I think calling people hypocrites in this sense is often tantamount to calling them human. Everyone of us is a hypocrite by the standard of perfect consistency. Virtually everyone makes New Year's resolutions he doesn't keep. Everyone makes little compromises he would prefer not to make. Everyone changes his mind at times and decides to reject as false or inadequate what he previously might have thought or said.

Ralph Waldo Emerson, in his essay "Self Reliance," went so far as to say that "a foolish consistency is the hobgoblin of little minds." Inconsistency at times may be simple honesty—a recognition that the general rule does not always apply. It may also be a sign of intellectual honesty, humility, and maturity.

We are not hypocrites every time we are inconsistent. We are hypocrites in the truest sense of the word when we are deliberately devious and manipulative, when we say what we actually do not believe in order to impress, deceive, or exploit others. To use this word of strong accusation correctly ought to require a clear proof of the culprit's intent.

I believe we could improve civil discourse if we all stop calling people hypocrites unless we have indisputable evidence of their imposture. Yes, there are real hypocrites in the world, but we destroy the power and usefulness of the word by using it--all too frequently--to denote mere inconsistency.

January 10, 2006

Things to Teach

When I was a boy, one of my responsibilities was to shine my shoes on Sunday morning before church. My father taught me how, and I derived a certain pleasure and satisfaction from acquiring this simple skill.

These days, I don't think most boys wear shoes that need to be shined, but the need for one generation to relate to the next in simple ways remains.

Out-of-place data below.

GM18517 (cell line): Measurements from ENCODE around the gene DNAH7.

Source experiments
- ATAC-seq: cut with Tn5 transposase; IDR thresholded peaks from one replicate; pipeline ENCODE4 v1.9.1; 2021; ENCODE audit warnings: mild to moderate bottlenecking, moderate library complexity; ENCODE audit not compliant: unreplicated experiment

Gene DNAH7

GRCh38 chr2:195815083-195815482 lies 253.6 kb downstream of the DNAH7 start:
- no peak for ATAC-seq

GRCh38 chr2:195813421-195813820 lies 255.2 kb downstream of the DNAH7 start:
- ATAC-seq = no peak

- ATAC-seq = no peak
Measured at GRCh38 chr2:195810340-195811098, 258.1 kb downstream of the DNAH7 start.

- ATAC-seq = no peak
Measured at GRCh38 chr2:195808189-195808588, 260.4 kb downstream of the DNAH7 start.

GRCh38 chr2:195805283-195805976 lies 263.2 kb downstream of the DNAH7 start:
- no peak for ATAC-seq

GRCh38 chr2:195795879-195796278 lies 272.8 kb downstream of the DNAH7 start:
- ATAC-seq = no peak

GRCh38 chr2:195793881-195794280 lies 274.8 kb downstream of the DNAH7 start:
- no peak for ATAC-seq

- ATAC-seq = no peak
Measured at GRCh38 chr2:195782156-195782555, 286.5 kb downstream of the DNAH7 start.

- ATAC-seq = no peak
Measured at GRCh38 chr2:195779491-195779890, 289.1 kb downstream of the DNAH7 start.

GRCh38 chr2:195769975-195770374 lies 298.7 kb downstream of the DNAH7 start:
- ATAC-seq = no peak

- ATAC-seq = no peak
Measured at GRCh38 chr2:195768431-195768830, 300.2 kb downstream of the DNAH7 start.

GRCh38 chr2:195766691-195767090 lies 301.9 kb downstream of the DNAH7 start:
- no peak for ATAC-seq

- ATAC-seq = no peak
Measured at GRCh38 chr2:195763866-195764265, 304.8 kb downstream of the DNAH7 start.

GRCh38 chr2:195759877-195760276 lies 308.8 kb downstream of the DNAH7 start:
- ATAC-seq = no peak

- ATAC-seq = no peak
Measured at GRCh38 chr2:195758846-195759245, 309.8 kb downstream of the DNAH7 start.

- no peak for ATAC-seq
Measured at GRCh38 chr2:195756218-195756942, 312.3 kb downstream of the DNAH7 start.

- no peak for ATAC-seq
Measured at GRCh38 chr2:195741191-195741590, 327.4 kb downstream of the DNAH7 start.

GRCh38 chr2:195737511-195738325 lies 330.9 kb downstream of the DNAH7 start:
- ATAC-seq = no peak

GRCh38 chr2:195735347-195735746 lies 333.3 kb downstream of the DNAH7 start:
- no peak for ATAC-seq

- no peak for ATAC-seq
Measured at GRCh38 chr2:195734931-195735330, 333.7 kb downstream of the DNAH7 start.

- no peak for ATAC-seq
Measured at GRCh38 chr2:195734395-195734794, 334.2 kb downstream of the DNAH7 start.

Here are ten things an adult can teach a young child. They require no special tools and no more than 15 minutes each. You can teach these things as a parent, as an uncle or aunt, or as a "Big" in Big Brothers and Sisters.

1. How to replace a toilet paper roll.

2. How to thread a needle and sew on a button.

3. How to identify common flowers and trees.

4. How to replace a car's air filter.

5. How to play chess (a universal game that requires no electricity).

6. How a toilet works.

7. How circuit breakers turn off the electricity.

8. How to check the oil level and tire pressure on a car.

9. How to shake hands (or clap) properly.

10. How to unstop a clogged sink.

This list is vastly incomplete. It may be more directed at boys than girls. I am interested in your comments and suggestions.

Whatever we may deem appropriate, let's all intentionally take a moment to interact with the next generation by helping a child learn to work (wash a car), explore (visit a bank), play (shuffle cards), and serve (help deliver Meals on Wheels).

Just as I remember my dad, a child will always remember you for explaining a "mystery" or teaching a practical little skill. Leave a legacy; show something "cool" to a child.

January 16, 2006

The Two Cultures of American Higher Education

Confucius once said, "A wall of dried dung cannot be troweled" (Analects 5.9). By this he meant that a student who has no desire to learn cannot be taught.

Contemporary learning theorists generally make the assumption that students will learn if given the proper kind of instruction. Teachers have only to ascertain the students' learning styles, develop an effective motivational plan, and provide appropriate instructional activities. If students don't learn, the argument goes, then the teacher hasn't really taught correctly, because effective teaching implies learning in the same way that curing implies healing.

Confucius never understood it this way. "It's not how wet the water is," he might have said, "it's how soluble the soil is." In other words, teaching is never a sufficient cause of learning. Teachers cannot make unilateral guarantees because learning is work done by the students. Students (from the Latin studere, to be eager) are those who want to learn, who strive to learn, and who bear the ultimate responsibility for learning. The question is not simply "How do students learn?" but "How can the educational system ensure that students take responsibility for their learning?"